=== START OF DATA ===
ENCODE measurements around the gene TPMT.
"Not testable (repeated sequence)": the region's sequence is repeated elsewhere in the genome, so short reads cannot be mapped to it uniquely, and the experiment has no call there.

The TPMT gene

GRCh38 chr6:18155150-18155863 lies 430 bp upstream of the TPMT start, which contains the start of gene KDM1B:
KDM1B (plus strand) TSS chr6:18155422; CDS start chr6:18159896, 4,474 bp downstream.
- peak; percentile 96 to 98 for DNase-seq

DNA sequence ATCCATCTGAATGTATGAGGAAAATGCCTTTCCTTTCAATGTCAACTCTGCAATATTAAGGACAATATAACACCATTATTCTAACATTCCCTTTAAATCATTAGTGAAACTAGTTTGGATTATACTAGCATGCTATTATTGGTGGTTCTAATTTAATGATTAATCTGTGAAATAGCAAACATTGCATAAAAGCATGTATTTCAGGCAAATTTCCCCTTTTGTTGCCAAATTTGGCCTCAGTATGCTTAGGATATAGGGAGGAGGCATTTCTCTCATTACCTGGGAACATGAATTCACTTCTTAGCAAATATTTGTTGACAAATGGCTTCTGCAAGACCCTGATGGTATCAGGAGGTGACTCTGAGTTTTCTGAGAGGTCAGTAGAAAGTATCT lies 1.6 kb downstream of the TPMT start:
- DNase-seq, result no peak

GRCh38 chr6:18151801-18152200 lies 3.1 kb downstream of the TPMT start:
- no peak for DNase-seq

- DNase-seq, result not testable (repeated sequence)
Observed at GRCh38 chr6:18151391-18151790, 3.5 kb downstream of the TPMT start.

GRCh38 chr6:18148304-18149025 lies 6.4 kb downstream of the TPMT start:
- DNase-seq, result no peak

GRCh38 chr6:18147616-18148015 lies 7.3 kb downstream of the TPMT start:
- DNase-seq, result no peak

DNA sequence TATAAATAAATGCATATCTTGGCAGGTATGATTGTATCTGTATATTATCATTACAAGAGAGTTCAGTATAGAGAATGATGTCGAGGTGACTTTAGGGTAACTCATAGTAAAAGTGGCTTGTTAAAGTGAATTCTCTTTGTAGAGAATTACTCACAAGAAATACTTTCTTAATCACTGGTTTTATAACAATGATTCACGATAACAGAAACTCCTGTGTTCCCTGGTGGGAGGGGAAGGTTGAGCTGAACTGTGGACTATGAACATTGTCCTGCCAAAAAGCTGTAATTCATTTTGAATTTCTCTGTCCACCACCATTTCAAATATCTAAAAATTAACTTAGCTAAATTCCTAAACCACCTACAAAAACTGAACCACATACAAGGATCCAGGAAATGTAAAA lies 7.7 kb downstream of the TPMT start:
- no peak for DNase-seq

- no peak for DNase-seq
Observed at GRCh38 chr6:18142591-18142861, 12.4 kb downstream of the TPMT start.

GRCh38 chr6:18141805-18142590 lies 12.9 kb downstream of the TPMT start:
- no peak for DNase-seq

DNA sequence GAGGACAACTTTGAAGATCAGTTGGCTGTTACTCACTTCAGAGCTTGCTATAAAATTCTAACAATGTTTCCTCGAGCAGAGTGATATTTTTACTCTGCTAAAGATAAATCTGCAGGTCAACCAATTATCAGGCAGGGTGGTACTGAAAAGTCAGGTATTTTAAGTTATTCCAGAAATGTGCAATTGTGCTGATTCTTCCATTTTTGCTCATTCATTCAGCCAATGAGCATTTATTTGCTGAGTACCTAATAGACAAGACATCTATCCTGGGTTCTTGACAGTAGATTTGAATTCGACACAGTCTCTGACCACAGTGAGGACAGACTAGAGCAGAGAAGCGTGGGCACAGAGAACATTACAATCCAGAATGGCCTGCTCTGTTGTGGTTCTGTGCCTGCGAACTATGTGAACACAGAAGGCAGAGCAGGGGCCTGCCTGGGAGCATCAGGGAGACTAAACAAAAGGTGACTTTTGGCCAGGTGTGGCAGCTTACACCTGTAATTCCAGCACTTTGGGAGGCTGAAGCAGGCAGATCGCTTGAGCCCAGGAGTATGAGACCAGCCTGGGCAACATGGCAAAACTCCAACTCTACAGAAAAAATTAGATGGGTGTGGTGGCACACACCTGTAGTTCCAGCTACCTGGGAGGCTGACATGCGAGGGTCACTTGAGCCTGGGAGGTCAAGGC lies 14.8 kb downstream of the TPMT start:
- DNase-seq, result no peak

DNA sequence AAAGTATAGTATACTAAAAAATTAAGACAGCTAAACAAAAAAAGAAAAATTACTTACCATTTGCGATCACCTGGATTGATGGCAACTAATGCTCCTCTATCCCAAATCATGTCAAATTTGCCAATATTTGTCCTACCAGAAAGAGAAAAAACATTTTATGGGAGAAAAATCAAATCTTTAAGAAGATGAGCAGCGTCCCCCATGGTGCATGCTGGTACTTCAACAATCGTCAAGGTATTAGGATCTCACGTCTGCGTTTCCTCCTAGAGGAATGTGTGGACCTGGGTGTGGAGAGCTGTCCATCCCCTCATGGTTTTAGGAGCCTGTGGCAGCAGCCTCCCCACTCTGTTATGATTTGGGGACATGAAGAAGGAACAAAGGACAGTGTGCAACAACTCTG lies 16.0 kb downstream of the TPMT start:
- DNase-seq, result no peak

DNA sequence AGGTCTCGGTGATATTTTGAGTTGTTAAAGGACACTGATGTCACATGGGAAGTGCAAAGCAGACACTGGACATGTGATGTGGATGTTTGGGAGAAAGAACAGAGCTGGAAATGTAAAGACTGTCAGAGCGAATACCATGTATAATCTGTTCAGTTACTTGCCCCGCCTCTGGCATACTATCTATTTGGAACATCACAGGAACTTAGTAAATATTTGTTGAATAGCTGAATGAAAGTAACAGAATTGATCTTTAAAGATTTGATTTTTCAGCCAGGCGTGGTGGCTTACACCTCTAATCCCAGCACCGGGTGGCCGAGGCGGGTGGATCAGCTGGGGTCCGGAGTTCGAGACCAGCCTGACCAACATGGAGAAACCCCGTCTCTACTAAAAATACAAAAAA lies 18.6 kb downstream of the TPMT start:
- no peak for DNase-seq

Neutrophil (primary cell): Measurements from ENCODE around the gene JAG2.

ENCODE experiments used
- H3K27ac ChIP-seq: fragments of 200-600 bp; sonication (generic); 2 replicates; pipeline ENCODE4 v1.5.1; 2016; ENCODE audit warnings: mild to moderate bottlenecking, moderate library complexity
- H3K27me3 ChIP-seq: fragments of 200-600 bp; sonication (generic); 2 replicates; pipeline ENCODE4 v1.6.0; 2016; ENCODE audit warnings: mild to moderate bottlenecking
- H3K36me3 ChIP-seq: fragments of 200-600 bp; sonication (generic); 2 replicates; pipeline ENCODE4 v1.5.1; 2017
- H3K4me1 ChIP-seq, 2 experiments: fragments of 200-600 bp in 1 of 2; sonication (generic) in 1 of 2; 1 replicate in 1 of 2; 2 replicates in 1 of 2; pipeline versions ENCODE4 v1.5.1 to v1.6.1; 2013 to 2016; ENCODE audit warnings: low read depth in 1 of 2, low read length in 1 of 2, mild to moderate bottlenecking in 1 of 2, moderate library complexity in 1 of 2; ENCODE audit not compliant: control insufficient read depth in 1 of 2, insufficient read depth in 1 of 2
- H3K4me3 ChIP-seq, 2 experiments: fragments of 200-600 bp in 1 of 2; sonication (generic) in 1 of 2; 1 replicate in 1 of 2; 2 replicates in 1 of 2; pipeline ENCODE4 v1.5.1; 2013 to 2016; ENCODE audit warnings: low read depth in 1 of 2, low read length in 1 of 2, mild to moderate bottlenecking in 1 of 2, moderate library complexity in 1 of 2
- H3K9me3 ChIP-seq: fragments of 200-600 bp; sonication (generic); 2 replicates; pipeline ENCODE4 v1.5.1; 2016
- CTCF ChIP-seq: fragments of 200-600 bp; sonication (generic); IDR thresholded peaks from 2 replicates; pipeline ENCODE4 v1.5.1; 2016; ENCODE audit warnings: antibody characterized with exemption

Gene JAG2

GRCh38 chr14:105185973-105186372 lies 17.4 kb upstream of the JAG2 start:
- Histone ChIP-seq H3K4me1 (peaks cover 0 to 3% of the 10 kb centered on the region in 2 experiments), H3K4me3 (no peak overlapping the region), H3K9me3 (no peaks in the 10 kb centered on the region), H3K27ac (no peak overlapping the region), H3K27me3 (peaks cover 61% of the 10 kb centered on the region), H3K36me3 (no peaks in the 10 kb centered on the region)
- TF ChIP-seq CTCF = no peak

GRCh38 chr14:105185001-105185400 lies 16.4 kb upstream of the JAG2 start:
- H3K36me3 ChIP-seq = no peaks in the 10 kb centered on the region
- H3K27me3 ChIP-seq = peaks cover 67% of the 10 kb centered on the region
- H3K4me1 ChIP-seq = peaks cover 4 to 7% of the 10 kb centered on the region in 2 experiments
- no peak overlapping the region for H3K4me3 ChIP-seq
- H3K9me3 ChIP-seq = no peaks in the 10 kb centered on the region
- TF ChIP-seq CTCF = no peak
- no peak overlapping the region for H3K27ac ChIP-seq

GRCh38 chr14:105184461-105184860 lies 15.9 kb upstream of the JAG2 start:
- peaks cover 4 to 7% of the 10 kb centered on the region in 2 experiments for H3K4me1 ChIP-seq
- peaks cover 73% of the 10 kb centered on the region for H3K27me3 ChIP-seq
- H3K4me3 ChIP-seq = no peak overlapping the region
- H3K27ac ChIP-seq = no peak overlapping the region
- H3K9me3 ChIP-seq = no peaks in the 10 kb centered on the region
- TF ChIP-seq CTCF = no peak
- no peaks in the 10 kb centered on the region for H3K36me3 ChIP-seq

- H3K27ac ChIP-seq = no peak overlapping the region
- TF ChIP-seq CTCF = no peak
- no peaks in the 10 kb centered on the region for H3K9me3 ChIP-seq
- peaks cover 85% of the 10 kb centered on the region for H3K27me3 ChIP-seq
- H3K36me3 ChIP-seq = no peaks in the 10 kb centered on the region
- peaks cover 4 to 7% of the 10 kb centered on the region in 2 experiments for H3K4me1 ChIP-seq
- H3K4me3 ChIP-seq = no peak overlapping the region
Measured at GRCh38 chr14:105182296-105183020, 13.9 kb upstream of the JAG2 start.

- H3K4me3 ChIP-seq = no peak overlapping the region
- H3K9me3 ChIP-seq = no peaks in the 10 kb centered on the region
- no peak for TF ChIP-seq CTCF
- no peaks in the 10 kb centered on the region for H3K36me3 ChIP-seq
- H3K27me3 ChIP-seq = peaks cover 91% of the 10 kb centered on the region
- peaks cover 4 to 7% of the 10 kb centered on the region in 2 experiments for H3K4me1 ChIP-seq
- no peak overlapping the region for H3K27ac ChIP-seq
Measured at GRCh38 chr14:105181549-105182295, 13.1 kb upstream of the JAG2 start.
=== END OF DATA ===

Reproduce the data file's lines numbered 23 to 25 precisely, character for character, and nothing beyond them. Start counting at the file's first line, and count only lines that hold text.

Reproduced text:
DNA sequence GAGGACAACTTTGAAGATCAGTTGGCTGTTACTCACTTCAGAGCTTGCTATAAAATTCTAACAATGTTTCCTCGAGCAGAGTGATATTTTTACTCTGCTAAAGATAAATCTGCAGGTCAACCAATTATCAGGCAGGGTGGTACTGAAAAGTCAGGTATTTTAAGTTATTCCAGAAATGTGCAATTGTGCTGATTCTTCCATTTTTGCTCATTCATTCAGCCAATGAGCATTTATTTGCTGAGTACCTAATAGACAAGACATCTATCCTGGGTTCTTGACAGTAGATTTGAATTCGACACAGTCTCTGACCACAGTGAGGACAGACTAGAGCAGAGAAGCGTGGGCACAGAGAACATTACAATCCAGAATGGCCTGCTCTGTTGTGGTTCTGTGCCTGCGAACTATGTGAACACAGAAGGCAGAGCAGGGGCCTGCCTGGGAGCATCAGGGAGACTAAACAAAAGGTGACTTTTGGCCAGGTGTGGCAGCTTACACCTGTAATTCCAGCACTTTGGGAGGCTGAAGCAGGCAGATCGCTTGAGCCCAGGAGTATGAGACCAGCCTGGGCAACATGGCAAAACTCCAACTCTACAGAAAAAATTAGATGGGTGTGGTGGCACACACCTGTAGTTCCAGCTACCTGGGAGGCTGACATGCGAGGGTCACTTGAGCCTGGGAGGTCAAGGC lies 14.8 kb downstream of the TPMT start:
- DNase-seq, result no peak

DNA sequence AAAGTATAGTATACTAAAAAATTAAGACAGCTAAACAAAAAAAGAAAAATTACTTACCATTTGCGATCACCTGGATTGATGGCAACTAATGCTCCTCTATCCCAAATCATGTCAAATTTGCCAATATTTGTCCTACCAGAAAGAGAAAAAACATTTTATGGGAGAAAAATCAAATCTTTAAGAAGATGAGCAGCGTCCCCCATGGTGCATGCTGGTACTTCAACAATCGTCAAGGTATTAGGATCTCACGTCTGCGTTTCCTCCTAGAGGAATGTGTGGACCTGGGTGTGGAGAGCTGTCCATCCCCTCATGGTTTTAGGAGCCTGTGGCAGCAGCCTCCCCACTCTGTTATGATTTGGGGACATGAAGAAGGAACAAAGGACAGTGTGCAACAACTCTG lies 16.0 kb downstream of the TPMT start: